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Do metastable polymorphs always grow faster? Measuring and comparing growth kinetics of three polymorphs of tolfenamic acid.

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Neoptolemou, Petros 
Reutzel-Edens, Susan M  ORCID logo
Cruz-Cabeza, Aurora J  ORCID logo


The phenomenon of molecular crystal polymorphism is of central importance for all those industries that rely on crystallisation for the manufacturing of their products. Computational methods for the evaluation of thermodynamic properties of polymorphs have become incredibly accurate and a priori prediction of crystal structures is becoming routine. The computational study and prediction of the kinetics of crystallisation impacting polymorphism, however, have received considerably less attention despite their crucial role in directing crystallisation outcomes. This is mainly due to the lack of available experimental data, as nucleation and growth kinetics of polymorphs are generally difficult to measure. On the one hand, the determination of overall nucleation and growth kinetics through batch experiments suffers from unwanted polymorphic transformations or the absence of experimental conditions under which several polymorphs can be nucleated. On the other hand, growth rates of polymorphs obtained from measurements of single crystals are often only recorded along a few specific crystal dimensions, thus lacking information about overall growth and rendering an incomplete picture of the problem. In this work, we measure the crystal growth kinetics of three polymorphs (I, II and IX) of tolfenamic acid (TFA) in isopropanol solutions, with the intention of providing a meaningful comparison of their growth rates. First, we analyse the relation between the measured growth rates and the crystal structures of the TFA polymorphs. We then explore ways to compare their relative growth rates and discuss their significance when trying to determine which polymorph grows faster. Using approximations for describing the volume of TFA crystals, we show that while crystals of the metastable TFA-II grow the fastest at all solution concentrations, crystals of the metastable TFA-IX become kinetically competitive as the driving force for crystallisation increases. Overall, both metastable forms TFA-II and TFA-IX grow faster than the stable TFA-I.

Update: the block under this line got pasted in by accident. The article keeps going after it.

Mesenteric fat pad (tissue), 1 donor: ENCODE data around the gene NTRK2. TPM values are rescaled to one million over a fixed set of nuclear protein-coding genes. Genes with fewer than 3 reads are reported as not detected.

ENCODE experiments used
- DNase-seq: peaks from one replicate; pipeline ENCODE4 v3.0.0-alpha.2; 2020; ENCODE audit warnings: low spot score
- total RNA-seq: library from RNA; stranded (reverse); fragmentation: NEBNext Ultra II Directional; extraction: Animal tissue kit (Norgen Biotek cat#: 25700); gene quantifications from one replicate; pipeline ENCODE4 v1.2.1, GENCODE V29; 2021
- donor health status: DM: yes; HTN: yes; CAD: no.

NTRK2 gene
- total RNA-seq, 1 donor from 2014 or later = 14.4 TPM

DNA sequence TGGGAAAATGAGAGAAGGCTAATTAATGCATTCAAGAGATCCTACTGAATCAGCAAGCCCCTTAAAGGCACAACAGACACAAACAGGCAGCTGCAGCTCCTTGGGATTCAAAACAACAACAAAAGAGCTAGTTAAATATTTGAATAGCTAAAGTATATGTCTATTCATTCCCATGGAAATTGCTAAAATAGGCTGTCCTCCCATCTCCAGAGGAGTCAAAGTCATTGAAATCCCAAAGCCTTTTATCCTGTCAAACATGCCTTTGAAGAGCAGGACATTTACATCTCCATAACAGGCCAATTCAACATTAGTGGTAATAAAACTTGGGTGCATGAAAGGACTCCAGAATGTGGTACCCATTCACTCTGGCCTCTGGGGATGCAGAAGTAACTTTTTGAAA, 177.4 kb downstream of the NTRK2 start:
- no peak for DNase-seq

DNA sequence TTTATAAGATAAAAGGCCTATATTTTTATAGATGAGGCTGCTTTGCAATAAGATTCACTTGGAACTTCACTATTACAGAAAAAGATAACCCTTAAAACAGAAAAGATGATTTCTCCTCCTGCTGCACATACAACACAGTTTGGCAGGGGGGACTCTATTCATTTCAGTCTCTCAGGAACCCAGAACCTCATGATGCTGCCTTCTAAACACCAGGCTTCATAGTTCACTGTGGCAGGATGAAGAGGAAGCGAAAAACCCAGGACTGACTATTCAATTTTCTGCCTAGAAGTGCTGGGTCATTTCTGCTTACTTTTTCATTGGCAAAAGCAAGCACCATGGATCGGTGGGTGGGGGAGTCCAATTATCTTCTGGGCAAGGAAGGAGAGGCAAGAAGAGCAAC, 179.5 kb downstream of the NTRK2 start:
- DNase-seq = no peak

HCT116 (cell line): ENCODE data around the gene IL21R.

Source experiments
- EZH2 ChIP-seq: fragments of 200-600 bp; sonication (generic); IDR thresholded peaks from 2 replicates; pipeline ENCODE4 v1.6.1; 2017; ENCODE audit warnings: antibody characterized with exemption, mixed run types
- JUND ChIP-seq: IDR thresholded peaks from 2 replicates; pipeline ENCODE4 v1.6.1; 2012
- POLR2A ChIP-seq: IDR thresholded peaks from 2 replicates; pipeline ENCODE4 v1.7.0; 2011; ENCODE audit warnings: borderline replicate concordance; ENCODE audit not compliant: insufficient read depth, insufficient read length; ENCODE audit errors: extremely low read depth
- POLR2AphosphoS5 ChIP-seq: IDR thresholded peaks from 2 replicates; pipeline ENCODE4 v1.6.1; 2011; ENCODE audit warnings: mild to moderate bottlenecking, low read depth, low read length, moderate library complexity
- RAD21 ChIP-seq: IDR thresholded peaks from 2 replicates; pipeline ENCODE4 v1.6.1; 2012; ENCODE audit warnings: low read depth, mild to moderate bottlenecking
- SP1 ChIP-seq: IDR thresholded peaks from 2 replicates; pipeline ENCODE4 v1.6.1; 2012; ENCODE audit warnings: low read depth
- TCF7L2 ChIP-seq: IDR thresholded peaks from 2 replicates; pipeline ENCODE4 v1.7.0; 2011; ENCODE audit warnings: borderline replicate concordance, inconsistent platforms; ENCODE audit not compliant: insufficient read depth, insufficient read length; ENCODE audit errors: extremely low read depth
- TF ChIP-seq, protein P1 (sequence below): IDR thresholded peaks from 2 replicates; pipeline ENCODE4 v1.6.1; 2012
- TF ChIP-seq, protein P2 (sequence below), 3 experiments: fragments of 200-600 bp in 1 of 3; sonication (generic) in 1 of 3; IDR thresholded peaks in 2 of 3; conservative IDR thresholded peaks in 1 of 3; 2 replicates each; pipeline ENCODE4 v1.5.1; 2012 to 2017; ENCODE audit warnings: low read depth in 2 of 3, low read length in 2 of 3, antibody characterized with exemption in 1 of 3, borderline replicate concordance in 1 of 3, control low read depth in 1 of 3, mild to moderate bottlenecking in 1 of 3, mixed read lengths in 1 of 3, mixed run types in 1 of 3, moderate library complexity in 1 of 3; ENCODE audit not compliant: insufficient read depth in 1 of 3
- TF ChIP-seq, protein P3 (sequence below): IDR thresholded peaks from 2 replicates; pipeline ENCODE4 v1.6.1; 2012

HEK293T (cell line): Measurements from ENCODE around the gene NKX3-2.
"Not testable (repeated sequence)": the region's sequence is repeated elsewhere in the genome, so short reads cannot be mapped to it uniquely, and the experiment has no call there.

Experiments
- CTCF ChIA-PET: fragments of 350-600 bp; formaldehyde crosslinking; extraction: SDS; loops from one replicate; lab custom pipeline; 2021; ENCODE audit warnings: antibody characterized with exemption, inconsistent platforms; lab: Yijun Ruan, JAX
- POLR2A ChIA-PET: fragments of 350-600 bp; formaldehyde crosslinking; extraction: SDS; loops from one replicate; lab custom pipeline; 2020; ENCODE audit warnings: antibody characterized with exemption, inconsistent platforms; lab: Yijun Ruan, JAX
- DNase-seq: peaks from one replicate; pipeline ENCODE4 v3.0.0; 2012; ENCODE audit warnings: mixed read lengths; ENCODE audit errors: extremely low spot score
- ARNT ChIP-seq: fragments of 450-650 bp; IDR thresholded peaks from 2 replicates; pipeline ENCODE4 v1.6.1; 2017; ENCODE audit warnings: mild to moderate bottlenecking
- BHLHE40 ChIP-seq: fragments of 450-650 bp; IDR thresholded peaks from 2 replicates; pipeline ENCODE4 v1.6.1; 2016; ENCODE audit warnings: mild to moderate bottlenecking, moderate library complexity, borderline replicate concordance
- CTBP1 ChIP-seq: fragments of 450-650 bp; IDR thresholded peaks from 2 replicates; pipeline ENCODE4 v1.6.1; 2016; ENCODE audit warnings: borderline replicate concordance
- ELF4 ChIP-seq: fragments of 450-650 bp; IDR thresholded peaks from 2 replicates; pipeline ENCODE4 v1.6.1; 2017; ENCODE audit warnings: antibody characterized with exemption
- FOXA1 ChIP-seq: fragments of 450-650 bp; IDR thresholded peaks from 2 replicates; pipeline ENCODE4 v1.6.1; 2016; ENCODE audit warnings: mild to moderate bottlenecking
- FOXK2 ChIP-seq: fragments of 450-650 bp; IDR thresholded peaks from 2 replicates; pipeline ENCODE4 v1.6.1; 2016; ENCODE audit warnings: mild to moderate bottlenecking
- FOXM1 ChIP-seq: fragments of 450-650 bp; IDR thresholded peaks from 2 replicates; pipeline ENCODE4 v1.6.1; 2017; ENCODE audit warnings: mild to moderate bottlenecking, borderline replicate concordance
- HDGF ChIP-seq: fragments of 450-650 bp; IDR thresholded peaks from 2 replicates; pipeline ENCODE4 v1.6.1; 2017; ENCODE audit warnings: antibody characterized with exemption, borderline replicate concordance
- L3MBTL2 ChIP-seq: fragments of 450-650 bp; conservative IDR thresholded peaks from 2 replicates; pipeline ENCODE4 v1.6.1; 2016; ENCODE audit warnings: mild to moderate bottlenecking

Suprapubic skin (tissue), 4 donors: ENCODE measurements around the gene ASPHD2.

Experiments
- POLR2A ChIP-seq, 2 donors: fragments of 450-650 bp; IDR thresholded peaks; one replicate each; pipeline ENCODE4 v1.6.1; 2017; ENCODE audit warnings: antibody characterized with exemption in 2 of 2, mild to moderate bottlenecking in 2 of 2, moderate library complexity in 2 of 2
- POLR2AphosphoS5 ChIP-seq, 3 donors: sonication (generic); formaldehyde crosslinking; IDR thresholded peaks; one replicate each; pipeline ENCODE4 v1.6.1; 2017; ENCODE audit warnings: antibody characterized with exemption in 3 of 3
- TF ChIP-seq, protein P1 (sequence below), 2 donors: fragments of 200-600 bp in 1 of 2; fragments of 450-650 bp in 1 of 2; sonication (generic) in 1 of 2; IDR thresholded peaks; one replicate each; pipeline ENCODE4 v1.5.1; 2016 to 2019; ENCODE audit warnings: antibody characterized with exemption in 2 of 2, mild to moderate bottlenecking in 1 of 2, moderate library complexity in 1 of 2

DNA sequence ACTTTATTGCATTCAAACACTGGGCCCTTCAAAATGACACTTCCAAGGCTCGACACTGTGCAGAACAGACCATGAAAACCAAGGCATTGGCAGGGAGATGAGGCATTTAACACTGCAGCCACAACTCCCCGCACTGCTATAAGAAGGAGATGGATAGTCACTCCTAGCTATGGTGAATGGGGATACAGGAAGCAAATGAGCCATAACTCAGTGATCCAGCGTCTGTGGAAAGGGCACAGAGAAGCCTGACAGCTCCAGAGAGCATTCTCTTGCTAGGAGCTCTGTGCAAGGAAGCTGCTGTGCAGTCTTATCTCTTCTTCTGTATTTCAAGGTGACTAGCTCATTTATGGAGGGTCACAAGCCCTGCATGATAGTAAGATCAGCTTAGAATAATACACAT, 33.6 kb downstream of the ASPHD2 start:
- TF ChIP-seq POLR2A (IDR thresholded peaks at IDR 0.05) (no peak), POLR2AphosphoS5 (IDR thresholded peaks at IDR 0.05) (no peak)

Acknowledgements: Pietro Sacchi would like to thank Eli Lilly and Company for funding, and Dr Thomas Vetter and Dr Alexandru Moldovan for helpful discussions.


3402 Inorganic Chemistry, 34 Chemical Sciences

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Chem Sci

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Royal Society of Chemistry (RSC)
Eli Lilly and Company (Unassigned)